Sermon for Pentecost 10C

Luke 11:1-13 & Genesis 18:20-32

 

A year ago during Lent we studied the Lord’s Prayer with the confirmation students, and here we are again today with Luke’s version of the Lord’s Prayer coming up during our Sunday lectionary series. As we turn today to meditate on the Lord’s Prayer and how we should pray once more, I’d like to open up the sermon with an illustration that I used a year ago from the television show, The Big Bang Theory, about how we, and popular culture, often regard prayer.

Now, I like this clip for a couple of reasons. First, what it gets right: we can talk to God like that when we pray. We don’t need a prayer with prescribed, formal words. God hears us no matter what kinds of words we use to talk with him. Sometimes those words can be formal, yes, but other times they can be an informal conversation as if we were talking to our friends here on Earth. Sometimes prayer can be sung, as we will sing the Lord’s Prayer a little later in worship today. And sometimes, even, prayer—that is, conversation with God—can happen in the work that we do with our hands. God hears our prayers no matter how we pray. But, what I want to really stress about this clip that we just watched is what the people who are praying get wrong: God is not a genie, and, while our prayers very often will contain what we wish, God does not have to grant what we wish.

We see that in our lesson from Genesis today. Abraham has just finished entertaining and providing hospitality to three visitors who have come to his tent, at least one of whom, somehow, is the Lord God. When they have finished their visit, the Lord says that he has heard the outcry against Sodom and Gomorrah because of their sin, and that he must find out if what he has heard is true. Somehow, Abraham knows, even though God doesn’t specifically say it, that God is going to destroy Sodom and Gomorrah, and he starts bargaining with God. And in the process of bargaining with God for fifty righteous people all the way down to ten, Abraham shamelessly flatters God and appeals to his honor. He is praying with what in Yiddish is called chutzpah, which can mean boldness, impudence, and shamelessness. I mean, this is the God who created the entire universe, the God who created Abraham and who could wipe him out in a minute, and Abraham is bold enough to speak to God and to bargain for the lives of the people of Sodom as if he were bargaining with a merchant in the marketplace! And God goes along with it, and eventually promises that he will not destroy the city if he finds only ten righteous people there.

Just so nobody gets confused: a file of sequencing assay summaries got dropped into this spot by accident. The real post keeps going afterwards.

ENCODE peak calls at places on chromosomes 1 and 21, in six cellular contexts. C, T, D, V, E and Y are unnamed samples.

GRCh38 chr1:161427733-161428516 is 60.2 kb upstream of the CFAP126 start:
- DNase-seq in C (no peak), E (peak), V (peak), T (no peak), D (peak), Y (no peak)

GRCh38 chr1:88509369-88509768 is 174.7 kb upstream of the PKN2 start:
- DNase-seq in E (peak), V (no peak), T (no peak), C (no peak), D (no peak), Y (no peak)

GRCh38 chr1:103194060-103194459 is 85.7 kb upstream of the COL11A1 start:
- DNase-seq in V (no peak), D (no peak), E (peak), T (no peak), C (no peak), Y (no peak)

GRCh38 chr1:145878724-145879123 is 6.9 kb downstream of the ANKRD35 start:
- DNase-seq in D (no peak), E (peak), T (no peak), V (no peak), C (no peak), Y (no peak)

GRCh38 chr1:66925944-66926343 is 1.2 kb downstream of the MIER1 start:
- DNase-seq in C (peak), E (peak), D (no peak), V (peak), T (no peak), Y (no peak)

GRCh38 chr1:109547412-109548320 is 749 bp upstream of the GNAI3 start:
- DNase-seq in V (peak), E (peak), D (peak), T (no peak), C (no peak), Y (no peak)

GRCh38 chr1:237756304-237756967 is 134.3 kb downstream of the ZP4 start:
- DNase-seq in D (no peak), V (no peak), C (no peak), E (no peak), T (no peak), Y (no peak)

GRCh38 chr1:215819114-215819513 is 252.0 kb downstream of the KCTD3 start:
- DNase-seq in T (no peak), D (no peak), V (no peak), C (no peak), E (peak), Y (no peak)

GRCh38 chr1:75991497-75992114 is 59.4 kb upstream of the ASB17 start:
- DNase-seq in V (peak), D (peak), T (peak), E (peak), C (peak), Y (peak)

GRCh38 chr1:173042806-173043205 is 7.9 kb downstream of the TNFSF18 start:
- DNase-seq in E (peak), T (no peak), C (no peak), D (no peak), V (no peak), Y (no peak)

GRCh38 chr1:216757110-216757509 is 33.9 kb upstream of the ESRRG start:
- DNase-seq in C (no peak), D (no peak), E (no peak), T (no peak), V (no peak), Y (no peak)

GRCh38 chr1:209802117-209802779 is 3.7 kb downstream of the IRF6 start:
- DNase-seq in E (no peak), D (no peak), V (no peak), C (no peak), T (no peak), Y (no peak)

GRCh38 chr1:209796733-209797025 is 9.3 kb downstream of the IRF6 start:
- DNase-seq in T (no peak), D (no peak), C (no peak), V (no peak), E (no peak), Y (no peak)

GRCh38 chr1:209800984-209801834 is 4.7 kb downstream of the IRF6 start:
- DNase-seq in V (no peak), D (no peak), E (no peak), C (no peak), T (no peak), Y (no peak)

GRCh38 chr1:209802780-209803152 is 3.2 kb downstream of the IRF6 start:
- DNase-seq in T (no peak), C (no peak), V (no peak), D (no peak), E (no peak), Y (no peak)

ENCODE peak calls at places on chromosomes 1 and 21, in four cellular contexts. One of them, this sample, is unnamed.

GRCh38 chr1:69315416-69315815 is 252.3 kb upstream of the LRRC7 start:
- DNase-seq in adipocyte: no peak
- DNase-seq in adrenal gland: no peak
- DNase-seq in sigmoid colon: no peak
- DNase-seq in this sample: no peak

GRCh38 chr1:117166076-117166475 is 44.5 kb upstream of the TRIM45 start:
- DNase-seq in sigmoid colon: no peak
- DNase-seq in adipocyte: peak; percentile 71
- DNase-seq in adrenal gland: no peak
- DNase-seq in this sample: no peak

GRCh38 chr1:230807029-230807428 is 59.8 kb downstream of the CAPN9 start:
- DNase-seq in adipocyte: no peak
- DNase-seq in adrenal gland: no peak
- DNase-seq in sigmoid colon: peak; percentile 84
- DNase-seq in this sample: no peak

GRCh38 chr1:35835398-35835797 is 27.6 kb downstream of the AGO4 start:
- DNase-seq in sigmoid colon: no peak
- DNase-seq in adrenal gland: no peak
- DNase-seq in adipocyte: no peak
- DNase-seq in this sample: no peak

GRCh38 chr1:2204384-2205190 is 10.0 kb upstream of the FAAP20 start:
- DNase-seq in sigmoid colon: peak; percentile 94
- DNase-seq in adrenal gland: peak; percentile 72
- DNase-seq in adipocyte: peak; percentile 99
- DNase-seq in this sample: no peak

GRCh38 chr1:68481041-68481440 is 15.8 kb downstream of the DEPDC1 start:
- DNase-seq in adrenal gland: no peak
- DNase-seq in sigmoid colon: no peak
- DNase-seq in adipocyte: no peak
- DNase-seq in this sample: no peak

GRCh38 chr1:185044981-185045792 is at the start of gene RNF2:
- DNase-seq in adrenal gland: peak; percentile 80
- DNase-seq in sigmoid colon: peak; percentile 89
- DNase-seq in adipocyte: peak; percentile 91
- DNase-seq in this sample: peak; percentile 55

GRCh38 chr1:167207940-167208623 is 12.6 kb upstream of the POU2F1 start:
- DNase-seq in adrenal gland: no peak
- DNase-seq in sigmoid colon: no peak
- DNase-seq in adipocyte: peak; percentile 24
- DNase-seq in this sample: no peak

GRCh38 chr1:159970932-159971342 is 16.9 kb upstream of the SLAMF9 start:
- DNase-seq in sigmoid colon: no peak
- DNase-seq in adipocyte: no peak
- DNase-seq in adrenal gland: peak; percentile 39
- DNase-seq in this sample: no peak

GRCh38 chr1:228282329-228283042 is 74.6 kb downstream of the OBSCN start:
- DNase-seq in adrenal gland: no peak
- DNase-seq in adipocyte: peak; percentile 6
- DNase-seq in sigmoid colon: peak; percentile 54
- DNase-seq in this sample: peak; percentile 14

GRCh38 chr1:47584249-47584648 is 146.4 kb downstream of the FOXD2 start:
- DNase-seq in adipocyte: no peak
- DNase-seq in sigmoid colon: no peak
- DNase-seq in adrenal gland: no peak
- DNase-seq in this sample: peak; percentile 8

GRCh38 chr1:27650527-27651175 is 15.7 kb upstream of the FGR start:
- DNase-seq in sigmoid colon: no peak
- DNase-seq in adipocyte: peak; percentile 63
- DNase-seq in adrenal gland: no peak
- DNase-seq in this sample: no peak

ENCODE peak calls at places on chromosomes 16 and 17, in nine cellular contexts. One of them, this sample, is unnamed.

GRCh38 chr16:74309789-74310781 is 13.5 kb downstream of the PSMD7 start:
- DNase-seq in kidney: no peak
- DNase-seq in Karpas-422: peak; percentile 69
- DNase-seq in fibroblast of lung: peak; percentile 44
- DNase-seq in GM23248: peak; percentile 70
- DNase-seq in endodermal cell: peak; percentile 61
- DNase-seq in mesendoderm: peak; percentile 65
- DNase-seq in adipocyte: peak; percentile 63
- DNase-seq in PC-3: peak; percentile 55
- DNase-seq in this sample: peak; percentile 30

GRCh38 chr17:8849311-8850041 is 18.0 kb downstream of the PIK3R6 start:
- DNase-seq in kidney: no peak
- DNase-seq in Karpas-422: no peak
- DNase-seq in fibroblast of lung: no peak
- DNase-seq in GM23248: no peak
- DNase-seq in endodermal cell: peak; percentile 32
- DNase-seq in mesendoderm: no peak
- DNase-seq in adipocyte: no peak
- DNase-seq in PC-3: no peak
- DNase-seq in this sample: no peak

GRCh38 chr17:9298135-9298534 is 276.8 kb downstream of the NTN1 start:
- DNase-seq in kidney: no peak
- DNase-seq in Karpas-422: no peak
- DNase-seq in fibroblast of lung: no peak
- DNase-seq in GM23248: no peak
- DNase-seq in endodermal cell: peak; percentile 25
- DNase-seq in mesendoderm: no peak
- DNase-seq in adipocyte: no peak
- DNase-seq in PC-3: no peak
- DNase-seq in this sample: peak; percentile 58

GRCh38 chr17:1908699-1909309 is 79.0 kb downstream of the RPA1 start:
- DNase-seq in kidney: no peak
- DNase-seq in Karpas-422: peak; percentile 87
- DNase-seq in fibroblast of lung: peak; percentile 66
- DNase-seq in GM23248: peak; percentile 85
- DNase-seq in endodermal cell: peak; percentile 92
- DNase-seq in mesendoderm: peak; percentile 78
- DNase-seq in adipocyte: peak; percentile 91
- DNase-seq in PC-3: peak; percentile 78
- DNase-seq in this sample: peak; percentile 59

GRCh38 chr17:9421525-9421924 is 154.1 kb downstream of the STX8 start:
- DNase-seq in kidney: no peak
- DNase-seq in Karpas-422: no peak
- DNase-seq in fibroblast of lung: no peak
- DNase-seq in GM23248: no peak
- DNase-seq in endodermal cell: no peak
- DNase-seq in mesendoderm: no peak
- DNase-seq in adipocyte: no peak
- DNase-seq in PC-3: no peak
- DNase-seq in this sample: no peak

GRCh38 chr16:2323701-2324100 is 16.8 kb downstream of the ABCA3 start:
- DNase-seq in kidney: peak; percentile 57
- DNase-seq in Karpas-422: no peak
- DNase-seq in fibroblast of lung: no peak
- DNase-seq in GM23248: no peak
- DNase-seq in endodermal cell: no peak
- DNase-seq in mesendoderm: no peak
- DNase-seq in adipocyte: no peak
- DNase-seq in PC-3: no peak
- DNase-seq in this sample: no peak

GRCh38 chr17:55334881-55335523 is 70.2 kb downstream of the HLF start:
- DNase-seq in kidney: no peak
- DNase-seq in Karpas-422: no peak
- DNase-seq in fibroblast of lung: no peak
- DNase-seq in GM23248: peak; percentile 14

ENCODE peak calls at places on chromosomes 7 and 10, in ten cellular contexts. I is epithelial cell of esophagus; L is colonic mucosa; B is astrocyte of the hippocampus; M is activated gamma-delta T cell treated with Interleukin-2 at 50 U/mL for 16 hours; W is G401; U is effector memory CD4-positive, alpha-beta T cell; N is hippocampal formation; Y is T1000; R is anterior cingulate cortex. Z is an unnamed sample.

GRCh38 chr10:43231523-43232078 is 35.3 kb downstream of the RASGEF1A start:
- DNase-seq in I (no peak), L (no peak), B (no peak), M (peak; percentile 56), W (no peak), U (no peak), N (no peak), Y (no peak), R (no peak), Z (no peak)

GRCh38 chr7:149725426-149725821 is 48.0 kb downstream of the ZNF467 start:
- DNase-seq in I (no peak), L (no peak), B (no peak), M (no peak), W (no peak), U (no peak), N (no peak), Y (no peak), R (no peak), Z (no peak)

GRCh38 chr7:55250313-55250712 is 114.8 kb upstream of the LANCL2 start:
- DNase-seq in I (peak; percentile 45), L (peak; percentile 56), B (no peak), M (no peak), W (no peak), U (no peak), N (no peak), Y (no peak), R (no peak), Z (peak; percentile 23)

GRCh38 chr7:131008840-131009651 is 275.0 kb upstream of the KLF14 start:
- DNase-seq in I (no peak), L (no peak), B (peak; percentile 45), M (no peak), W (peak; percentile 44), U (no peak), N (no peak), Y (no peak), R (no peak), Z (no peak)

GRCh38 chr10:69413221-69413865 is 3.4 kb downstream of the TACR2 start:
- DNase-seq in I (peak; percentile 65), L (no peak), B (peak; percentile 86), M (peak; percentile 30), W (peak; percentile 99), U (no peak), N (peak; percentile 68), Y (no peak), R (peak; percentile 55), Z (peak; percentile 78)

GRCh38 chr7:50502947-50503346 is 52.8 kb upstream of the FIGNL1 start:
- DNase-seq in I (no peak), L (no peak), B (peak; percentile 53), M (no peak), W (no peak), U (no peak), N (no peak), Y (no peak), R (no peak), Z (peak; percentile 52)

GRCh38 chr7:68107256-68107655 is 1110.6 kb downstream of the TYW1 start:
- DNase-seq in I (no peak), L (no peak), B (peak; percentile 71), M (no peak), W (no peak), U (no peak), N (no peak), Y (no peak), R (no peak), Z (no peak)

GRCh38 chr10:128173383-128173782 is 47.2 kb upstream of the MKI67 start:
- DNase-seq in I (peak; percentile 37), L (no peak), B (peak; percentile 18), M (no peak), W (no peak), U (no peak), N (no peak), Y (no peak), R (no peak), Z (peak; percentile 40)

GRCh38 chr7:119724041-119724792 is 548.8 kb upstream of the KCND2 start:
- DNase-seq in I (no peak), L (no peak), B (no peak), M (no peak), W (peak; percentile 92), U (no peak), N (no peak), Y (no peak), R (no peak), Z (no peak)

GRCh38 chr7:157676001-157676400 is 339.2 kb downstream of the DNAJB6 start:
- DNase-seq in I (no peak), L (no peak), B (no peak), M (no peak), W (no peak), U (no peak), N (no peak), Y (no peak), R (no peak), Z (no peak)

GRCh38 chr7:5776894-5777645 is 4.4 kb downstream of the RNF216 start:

But, what our story does not tell us today is that Abraham does not get what he asked God for. God destroys the cities of Sodom and Gomorrah in spite of Abraham’s prayer: we’re left to infer that there were not even ten righteous people there. And although God’s angels get Lot, Abraham’s nephew, and Lot’s family out of the city alive, Abraham does not know it, for Genesis merely records that Abraham looked down on the plains where Sodom and Gomorrah had been and saw the smoldering wreckage left in the wake of the destruction of those cities. We don’t know if Abraham ever saw his nephew again.

This story is both comforting and scary, isn’t it? Comforting because we know that we can talk to God in prayer any way we want to. We can talk with chutzpah to the Lord and Creator of the universe in any way we want to, and he will hear us. But it’s also frightening because we know that, even though God loves us and wants to give us good things, as the Gospel of Luke tells us, we may not receive what we wish for, and sometimes the world goes on as if God has never heard us.

So, what exactly is it that Jesus is telling us about prayer? Well, the first thing to note about the Lord’s Prayer—and this is the same in Matthew as it is in Luke—is that it is a communal prayer. Now, this is not to say that we can’t pray this prayer when we’re alone. But, when we do pray the Lord’s Prayer alone, the plural pronouns in this prayer put us in mind of the whole community of faithful Christians around the world who are praying this just as we are. Give us each day our daily bread. And forgive us our sins, for we ourselves forgive everyone indebted to us. When we pray the Lord’s Prayer, not only are we asking for God’s name to be hallowed and God’s kingdom to come, but we are also asking God to form us into a community who shows love to one another as God has shown love to us.